Evaluation of Aspergillus PCR Protocols for Testing Serum Specimens
SourceJournal of Clinical Microbiology, 49, 11, (2011), pp. 3842-3848
Article / Letter to editor
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Journal of Clinical Microbiology
SubjectN4i 1: Pathogenesis and modulation of inflammation NCMLS 1: Infection and autoimmunity; N4i 2: Invasive mycoses and compromised host ONCOL 3: Translational research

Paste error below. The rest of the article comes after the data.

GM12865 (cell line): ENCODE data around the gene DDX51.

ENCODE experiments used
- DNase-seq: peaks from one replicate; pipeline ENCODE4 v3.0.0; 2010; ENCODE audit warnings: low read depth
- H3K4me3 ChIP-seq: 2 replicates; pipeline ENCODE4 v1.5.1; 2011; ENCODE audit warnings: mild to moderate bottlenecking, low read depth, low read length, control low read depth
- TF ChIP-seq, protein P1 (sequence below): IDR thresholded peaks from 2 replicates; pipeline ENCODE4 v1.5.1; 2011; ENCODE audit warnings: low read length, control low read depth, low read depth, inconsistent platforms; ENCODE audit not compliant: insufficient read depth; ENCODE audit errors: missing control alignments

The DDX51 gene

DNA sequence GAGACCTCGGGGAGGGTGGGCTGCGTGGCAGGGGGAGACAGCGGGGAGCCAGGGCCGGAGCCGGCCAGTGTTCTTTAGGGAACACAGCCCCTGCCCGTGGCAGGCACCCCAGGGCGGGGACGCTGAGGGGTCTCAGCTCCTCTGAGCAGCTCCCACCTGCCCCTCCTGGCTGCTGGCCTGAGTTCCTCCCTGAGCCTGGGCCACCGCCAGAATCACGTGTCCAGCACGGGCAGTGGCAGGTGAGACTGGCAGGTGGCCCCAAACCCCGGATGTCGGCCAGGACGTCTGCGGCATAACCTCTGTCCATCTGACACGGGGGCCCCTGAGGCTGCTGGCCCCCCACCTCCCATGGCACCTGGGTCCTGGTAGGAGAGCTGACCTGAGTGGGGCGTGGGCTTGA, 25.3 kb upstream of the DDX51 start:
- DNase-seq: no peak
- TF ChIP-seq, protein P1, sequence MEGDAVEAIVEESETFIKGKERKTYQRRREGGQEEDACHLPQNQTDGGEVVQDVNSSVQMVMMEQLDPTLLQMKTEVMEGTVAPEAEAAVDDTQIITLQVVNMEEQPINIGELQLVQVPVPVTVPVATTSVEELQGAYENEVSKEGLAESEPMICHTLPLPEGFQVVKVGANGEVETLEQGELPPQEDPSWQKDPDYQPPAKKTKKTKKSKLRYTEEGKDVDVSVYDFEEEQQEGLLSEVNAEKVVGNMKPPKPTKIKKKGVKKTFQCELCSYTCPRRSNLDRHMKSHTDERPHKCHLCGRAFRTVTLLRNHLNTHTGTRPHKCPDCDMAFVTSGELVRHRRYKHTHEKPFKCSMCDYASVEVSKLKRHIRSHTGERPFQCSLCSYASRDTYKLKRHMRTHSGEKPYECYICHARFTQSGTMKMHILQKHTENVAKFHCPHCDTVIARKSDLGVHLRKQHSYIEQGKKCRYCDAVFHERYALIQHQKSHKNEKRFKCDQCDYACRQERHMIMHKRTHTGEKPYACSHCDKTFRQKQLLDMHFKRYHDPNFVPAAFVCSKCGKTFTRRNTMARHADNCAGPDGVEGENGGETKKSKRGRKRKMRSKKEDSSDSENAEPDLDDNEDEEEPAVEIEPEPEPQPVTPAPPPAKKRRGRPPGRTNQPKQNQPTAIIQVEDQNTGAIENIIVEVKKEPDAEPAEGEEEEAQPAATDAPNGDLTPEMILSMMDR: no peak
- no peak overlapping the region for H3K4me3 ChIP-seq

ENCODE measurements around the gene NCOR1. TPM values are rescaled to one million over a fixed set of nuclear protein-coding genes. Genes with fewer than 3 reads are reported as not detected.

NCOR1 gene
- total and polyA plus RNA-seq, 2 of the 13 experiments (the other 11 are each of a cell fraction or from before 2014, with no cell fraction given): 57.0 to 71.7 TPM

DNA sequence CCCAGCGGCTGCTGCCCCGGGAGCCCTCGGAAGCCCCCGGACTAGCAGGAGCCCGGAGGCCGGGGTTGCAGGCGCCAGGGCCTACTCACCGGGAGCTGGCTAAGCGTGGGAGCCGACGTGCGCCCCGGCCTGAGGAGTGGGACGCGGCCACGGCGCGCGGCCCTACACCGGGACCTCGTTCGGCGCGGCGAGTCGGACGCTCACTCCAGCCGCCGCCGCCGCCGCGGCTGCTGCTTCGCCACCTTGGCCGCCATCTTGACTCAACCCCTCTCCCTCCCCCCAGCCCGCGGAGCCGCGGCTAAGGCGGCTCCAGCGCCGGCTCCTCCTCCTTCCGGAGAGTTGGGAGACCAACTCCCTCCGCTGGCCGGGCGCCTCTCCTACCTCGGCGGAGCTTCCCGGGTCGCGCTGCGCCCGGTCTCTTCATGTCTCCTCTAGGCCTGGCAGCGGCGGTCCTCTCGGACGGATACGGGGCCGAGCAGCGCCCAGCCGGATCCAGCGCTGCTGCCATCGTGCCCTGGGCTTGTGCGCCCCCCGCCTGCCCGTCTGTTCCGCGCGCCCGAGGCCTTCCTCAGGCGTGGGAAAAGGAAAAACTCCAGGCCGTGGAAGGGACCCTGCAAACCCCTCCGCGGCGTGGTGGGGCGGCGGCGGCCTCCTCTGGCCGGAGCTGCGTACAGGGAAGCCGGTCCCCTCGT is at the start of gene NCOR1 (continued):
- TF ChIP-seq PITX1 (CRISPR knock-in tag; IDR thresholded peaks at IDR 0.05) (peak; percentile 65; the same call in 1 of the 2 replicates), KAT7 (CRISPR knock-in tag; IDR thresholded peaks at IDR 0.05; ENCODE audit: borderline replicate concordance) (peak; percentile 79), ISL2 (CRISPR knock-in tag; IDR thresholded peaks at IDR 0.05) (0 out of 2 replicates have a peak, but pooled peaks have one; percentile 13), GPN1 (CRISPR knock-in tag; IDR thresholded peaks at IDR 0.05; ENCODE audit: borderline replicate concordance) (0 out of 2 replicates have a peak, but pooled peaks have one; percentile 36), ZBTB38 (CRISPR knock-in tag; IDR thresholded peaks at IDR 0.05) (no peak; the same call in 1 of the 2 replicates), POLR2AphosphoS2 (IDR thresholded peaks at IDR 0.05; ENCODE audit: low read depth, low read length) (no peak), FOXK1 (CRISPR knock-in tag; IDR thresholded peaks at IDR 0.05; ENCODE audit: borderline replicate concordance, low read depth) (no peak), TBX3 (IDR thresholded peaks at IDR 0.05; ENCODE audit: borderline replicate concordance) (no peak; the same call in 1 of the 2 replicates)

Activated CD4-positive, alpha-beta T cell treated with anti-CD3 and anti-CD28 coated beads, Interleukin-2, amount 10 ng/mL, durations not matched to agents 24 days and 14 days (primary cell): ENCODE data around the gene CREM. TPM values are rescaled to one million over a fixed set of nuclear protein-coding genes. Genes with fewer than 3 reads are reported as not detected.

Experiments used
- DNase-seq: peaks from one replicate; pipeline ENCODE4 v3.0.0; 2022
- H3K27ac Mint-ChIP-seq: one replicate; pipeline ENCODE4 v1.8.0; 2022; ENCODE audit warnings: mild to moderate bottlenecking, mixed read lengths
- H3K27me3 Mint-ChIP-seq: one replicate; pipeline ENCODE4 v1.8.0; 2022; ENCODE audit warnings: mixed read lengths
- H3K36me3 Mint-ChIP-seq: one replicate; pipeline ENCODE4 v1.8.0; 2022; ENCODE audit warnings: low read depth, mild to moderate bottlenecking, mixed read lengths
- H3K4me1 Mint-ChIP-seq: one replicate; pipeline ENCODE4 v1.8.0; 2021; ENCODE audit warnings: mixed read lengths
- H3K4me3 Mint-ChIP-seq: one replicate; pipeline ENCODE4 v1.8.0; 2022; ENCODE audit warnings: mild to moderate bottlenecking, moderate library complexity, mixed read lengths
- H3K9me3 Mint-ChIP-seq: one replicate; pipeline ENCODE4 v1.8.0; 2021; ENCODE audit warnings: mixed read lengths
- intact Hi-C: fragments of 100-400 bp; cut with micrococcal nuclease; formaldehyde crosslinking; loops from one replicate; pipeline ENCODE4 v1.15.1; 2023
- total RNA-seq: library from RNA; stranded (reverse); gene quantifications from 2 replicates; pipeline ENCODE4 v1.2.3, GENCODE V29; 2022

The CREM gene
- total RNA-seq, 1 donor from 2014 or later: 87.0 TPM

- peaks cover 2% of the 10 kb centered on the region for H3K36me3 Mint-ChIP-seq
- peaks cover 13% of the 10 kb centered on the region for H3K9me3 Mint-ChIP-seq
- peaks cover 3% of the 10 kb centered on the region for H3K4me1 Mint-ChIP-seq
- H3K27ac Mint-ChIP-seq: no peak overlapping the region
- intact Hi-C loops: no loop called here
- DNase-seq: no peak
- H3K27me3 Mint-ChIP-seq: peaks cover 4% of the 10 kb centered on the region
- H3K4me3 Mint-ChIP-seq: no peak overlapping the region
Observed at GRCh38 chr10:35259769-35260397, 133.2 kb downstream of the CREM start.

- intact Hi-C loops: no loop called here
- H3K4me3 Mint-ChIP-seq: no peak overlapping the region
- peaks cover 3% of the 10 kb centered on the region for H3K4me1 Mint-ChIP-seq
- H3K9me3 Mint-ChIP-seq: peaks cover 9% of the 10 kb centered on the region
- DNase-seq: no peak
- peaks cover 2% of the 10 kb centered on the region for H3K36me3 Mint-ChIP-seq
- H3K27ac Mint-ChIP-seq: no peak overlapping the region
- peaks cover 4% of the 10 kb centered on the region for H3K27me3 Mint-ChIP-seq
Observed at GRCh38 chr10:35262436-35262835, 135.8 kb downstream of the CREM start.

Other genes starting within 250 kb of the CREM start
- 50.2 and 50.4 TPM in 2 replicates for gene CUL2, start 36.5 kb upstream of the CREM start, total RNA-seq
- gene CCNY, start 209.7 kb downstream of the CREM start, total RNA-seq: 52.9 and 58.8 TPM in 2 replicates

A panel of human serum samples spiked with various amounts of Aspergillus fumigatus genomic DNA was distributed to 23 centers within the European Aspergillus PCR Initiative to determine analytical performance of PCR. Information regarding specific methodological components and PCR performance was requested. The information provided was made anonymous, and meta-regression analysis was performed to determine any procedural factors that significantly altered PCR performance. Ninety-seven percent of protocols were able to detect a threshold of 10 genomes/ml on at least one occasion, with 83% of protocols reproducibly detecting this concentration. Sensitivity and specificity were 86.1% and 93.6%, respectively. Positive associations between sensitivity and the use of larger sample volumes, an internal control PCR, and PCR targeting the internal transcribed spacer (ITS) region were shown. Negative associations between sensitivity and the use of larger elution volumes (>/=100 mul) and PCR targeting the mitochondrial genes were demonstrated. Most Aspergillus PCR protocols used to test serum generate satisfactory analytical performance. Testing serum requires less standardization, and the specific recommendations shown in this article will only improve performance.
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